PROVIDENCE, R.I. (WPRI) — About a third of the teachers at Nathanael Greene Middle School were absent on Thursday, with 18 out of the 25 in quarantine because they were a close contact of someone who tested positive for COVID-19.
When you take into account the entire staff, 31 people who work at the school were absent Thursday, with 23 of them listed in quarantine. It’s possible that some of the other eight absences are also COVID-related, with teachers either staying home waiting for test results or waiting to be officially ordered into quarantine by the R.I. Department of Health as contact-tracing is underway.
Yet the school remains open, patching together coverage of classrooms with some substitutes, other teachers covering each other’s classrooms and even staff from outside the school coming in to help, according to Maribeth Calabro, a teacher at the school and the Providence Teachers Union president.
Calabro is one of the Greene teachers in quarantine after she was notified Monday night that she had been in close contact last Friday with someone who tested positive for COVID-19. She was in a cohort of 14 staff members who had to go into quarantine for that one case, she said in an interview with Target 12.
New data provided by the Providence Public School District on Wednesday night lists Greene as having two “active” staff cases and one student case right now.
But it’s the large number of quarantines — not necessarily a big outbreak of virus — that has led the teachers union to call for certain schools to be remote.
“The quarantining ends up being the collateral damage, if you will,” Calabro said. “We’re at a skeleton crew.”
She said one of the solutions to the staffing shortage has been the combining of two classes with one teacher, with the whole group moved to a larger space such as an auditorium or cafeteria.
“In press conferences we talk about how they’re managed settings and stable pods and everything’s fine in the schools and they’re safer in schools,” Calabro said, referring to Gov. Gina Raimondo briefings. “Well they might be safer in some schools, but they’re not not safer in the schools with all of this stretching folks to the limit and co-mingling of pods.”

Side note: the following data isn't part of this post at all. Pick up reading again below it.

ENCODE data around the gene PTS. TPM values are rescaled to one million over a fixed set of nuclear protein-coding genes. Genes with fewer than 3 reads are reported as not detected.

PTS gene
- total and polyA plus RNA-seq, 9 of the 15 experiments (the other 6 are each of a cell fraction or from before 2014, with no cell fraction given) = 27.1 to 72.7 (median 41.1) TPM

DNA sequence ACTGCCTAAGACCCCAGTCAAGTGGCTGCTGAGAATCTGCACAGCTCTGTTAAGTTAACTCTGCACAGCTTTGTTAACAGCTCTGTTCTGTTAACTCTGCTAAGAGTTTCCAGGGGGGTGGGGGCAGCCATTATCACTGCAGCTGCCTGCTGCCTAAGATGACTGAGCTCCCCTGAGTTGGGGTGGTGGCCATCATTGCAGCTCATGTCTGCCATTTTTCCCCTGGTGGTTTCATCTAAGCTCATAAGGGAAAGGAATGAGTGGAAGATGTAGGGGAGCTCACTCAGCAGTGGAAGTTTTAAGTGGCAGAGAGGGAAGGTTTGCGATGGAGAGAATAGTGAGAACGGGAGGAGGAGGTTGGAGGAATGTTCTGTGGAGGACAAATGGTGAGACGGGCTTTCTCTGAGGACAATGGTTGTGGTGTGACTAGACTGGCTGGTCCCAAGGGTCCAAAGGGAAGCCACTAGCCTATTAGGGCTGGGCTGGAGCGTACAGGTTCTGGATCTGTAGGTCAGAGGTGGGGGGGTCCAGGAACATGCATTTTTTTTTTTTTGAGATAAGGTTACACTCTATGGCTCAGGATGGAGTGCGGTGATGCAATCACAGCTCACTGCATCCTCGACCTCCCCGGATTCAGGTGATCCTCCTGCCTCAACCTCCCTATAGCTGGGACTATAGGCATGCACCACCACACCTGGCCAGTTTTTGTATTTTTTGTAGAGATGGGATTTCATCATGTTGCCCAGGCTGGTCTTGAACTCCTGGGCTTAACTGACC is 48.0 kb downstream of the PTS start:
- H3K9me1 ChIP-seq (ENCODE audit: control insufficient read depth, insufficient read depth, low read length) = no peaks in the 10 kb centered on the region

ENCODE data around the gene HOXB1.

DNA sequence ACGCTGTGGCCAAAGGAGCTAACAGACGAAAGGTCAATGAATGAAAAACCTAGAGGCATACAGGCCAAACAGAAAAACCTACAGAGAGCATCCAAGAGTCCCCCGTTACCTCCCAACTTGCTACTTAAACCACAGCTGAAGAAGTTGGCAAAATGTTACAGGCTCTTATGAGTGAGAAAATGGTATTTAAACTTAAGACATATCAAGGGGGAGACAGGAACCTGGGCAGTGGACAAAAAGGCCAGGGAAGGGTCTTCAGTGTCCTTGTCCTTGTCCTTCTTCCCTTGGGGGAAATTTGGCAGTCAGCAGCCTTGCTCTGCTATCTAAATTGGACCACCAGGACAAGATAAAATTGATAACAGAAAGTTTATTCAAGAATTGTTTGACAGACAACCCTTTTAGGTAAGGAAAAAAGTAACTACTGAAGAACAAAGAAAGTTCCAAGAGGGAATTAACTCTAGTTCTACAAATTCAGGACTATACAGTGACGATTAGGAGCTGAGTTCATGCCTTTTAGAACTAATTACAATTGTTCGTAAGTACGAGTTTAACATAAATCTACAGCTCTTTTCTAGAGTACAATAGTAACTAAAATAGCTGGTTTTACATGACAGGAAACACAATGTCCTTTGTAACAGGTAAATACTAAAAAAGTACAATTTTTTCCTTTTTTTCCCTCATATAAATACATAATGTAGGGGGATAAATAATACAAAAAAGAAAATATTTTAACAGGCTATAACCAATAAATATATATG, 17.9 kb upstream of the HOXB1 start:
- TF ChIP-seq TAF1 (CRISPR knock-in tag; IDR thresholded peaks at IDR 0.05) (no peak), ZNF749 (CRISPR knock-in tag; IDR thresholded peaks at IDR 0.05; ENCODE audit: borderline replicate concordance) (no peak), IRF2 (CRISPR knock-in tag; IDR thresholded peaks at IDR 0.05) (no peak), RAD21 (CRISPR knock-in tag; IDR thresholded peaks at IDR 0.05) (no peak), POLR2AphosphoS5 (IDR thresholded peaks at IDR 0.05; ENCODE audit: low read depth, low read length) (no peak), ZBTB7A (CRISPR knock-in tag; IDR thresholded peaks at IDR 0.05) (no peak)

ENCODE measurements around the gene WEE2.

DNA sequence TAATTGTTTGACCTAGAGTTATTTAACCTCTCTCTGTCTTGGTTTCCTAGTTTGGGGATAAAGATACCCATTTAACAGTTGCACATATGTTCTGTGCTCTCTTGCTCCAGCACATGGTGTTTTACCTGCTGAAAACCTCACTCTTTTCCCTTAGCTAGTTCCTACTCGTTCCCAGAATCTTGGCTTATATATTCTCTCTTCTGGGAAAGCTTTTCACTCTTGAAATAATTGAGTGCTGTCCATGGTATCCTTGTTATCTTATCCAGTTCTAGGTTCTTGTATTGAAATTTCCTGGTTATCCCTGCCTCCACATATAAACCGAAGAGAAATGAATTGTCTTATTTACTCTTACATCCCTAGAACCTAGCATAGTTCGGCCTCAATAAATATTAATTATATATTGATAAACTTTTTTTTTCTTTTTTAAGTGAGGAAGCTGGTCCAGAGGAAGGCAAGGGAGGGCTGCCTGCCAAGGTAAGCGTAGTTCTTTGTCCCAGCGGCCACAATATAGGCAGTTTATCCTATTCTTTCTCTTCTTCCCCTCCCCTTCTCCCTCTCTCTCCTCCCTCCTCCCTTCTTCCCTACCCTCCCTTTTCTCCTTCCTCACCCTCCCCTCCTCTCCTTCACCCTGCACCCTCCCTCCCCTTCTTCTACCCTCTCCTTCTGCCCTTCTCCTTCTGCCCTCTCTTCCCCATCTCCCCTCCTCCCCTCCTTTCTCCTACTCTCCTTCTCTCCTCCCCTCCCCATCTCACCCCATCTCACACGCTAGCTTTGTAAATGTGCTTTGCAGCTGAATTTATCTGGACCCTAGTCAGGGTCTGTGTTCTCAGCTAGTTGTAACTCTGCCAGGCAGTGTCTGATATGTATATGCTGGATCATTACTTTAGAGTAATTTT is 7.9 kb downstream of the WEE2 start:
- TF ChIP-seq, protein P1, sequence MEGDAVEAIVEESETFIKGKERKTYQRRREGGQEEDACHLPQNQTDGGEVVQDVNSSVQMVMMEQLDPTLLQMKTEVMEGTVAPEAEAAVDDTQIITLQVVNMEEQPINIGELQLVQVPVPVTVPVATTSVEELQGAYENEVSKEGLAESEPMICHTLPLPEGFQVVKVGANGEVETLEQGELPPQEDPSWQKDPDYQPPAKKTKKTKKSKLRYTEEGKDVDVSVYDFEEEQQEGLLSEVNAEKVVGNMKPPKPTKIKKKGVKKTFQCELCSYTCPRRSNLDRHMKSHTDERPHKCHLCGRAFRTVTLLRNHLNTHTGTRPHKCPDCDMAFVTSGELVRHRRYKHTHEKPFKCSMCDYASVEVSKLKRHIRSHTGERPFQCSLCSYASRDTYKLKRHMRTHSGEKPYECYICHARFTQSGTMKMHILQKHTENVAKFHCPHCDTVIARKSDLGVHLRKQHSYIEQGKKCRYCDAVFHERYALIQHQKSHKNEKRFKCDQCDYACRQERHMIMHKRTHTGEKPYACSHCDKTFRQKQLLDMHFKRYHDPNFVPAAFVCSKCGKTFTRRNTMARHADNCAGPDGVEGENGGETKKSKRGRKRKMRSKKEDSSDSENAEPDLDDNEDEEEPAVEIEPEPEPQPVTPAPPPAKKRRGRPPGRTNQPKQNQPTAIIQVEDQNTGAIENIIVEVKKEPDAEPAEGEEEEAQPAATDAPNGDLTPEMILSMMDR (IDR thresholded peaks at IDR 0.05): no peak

Multiple other Providence schools have a large number of staff in quarantine right now, according to the data provided by the district.
Mount Pleasant High School has 18 staffers including 15 teachers on quarantine, with three active cases in the school; DelSesto Middle school has 17 staff on quarantine including 10 teachers, with two active COVID cases in the school; Juanita Sanchez Educational Complex has 13 quarantines and one positive case; and Central High School has 10 staffers on quarantine, nine of whom are teachers, with two active COVID cases in the school.
Calabro said some teachers in quarantine are remotely teaching their students who are in classrooms in person, but another teacher has to supervise the classroom while simultaneously using their laptop to remotely instruct their own students. (Middle school students in Providence are on a hybrid schedule where they alternate between in-person and remote learning on an A/B schedule.)
School district spokesperson Laura Hart says because of that hybrid schedule, there are only half the usual number of kids in school each day, making it a bit easier to cover classes.
“For additional coverage, we call on substitutes and, at times, we have network staff from central office assist,” Hart said in an email. “When necessary, we limit the student rotation among classrooms and leverage technology to deliver lessons from different subject experts.”
“At present, these accommodations have made it possible for the district to continue to hold in-person classes at Greene, despite the high staff absenteeism,” she added.
She did not say whether there is a specific metric or threshold for when the school would go remote.
Providence’s decision not to revert to remote learning in any school stands in contrast with multiple other school districts, private schools and charter schools that have temporarily gone to remote learning because of COVID cases or quarantines before going back to school in person.